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Health centre, union engage in 'productive' discussions

Two sides spent three hours meeting behind closed doors, with talks extending beyond just picket line protocol.
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Union supporters
Union supporters yell across the street at Port Arthur Health Centre physicians and management on Thursday, August 9, 2018. (Matt Vis, tbnewswatch.com)

THUNDER BAY – An afternoon discussion between the Port Arthur Health Centre and the union representing striking workers could provide a glimmer of hope for the resolution of the four-month labour dispute.

Leaders and lawyers for both sides met for about three hours behind closed doors at the Thunder Bay Courthouse on Friday afternoon, with Ontario Superior Court Justice Helen Pierce describing the talks as “constructive.”

The matter had been brought to court for a hearing on an injunction the health centre administration had sought after a fence had been erected in front of the clinic’s main entrance earlier this week, which resulted in it being closed.

But both sides were instead directed to first negotiate a strike protocol prior to the hearing of the injunction application.

Unifor Local 229 president Kari Jefford said the talks went beyond a picket line protocol.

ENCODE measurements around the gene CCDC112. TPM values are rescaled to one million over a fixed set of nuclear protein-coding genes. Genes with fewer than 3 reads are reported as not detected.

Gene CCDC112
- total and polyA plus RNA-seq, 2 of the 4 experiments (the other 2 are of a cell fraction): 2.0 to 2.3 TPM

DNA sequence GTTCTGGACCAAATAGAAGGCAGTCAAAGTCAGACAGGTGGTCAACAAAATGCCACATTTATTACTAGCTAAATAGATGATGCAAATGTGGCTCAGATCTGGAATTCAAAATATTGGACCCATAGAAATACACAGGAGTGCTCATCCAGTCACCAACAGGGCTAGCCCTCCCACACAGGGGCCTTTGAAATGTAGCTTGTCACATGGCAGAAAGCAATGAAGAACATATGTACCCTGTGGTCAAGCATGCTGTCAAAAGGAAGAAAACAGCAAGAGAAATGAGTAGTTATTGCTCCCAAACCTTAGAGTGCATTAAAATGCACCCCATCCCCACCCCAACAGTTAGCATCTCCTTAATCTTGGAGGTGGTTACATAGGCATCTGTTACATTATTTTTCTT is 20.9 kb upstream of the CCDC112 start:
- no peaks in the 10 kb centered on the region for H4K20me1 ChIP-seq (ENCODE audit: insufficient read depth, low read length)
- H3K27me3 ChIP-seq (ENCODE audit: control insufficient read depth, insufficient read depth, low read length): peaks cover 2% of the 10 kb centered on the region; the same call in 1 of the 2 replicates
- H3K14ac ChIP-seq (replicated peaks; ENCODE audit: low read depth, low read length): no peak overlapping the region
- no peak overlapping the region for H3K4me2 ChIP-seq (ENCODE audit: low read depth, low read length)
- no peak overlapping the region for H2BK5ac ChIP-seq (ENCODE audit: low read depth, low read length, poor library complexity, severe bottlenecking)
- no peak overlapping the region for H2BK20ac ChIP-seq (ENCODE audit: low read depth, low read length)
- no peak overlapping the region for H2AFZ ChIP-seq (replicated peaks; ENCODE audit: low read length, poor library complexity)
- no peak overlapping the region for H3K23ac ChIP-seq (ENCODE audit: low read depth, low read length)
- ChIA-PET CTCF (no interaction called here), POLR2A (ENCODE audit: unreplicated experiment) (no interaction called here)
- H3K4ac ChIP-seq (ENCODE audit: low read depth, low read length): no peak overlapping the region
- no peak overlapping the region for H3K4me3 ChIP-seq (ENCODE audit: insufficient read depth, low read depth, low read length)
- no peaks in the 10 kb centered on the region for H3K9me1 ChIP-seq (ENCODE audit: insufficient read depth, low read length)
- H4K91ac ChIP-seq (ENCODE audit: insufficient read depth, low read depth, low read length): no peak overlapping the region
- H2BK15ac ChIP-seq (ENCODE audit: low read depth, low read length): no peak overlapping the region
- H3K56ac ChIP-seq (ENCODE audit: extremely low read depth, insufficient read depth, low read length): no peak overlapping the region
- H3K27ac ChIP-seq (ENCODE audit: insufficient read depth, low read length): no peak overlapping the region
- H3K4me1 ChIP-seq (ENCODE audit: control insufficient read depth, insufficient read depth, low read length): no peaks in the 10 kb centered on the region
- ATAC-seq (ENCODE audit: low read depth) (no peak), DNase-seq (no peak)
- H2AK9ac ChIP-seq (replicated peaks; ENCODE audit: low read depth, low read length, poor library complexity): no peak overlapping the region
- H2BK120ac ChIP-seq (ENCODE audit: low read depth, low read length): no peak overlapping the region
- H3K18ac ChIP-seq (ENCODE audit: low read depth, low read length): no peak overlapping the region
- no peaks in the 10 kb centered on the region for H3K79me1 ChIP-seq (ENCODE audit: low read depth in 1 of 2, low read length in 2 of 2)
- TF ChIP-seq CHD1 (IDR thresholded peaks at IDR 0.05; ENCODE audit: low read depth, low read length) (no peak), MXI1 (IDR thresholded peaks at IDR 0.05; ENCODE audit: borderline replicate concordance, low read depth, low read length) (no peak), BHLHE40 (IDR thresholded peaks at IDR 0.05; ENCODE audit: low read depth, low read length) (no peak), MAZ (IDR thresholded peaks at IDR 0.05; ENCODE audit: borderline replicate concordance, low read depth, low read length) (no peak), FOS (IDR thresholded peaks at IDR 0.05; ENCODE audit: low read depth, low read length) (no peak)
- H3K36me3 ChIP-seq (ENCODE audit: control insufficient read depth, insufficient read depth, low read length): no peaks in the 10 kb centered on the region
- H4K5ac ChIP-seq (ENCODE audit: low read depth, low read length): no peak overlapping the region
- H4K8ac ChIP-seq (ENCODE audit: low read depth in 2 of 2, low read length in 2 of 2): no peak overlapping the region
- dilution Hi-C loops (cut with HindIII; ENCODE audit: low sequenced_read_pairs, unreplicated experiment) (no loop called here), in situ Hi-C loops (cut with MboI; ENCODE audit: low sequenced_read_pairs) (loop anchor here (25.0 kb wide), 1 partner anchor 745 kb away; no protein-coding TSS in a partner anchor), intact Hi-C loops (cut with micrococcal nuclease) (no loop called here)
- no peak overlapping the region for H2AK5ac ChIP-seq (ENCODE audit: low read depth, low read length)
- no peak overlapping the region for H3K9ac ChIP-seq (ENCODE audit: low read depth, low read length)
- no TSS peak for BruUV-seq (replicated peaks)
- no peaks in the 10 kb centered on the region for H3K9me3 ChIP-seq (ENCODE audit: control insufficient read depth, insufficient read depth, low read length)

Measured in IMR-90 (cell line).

“It was a very productive afternoon. We had an attempt by both sides to try to come to some middle ground. We were able to have some good discussion and agree to try to move this forward in order to get everyone back to the bargaining table,” Jefford said.

Jefford said the union expects to know by lunch time on Monday whether the clinic’s board of physicians have decided to resume negotiations.

The injunction hearing has been adjourned to next Tuesday. Union members will abide by the interim injunction order issued by the court earlier this week, Jefford added.

“Both sides need to start to have good, respectful dialogue and hopefully get back to the bargaining table so we both sides can support the community and the patients that we all serve,” Jefford said.

“Both sides are tired. Both sides recognize the damages continuing every single day that we’re out.”

The appointment secretaries, medical aides, billing clerks and administrative staff have been on strike since early April. The workers rejected a final offer vote from clinic management later that month.

“The last offer made by the (health centre), which we felt was a reasonable offer that included significant wage increases, in addition to increases to benefits, which currently include long-term disability,” said a statement from the clinic’s board of physicians issued earlier Friday.

The health centre remained open for 18 weeks during the strike, before this week’s escalation that led to the shutdown of the clinic.

The union submitted an offer to the health centre’s management on Thursday night, the first proposal made by either side since late April.

Officials with the health centre declined to provide further comment.




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